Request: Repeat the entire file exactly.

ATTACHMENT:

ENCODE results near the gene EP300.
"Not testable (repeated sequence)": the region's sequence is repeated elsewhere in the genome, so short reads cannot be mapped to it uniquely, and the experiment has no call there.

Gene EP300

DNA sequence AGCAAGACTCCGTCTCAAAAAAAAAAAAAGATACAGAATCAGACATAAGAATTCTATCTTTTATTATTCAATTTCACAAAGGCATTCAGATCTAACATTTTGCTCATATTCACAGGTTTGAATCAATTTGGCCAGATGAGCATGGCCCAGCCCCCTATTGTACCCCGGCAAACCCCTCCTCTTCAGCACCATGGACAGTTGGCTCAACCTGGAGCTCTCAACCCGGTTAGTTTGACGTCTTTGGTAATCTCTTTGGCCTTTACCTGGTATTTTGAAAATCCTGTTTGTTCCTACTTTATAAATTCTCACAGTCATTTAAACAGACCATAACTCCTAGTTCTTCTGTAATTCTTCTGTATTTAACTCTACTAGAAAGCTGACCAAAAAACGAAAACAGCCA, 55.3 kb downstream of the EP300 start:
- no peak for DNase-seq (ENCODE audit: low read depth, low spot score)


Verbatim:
ENCODE results near the gene EP300.
"Not testable (repeated sequence)": the region's sequence is repeated elsewhere in the genome, so short reads cannot be mapped to it uniquely, and the experiment has no call there.

Gene EP300

DNA sequence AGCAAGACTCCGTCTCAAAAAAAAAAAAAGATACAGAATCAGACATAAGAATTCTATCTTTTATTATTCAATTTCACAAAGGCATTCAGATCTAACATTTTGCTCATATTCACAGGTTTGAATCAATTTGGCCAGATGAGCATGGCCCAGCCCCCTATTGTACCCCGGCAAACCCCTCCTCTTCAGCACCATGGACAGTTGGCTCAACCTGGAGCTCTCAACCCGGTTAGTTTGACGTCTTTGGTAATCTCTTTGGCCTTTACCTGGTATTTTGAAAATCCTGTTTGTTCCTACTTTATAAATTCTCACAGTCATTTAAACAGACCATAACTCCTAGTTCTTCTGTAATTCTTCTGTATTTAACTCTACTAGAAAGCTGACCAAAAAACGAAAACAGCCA, 55.3 kb downstream of the EP300 start:
- no peak for DNase-seq (ENCODE audit: low read depth, low spot score)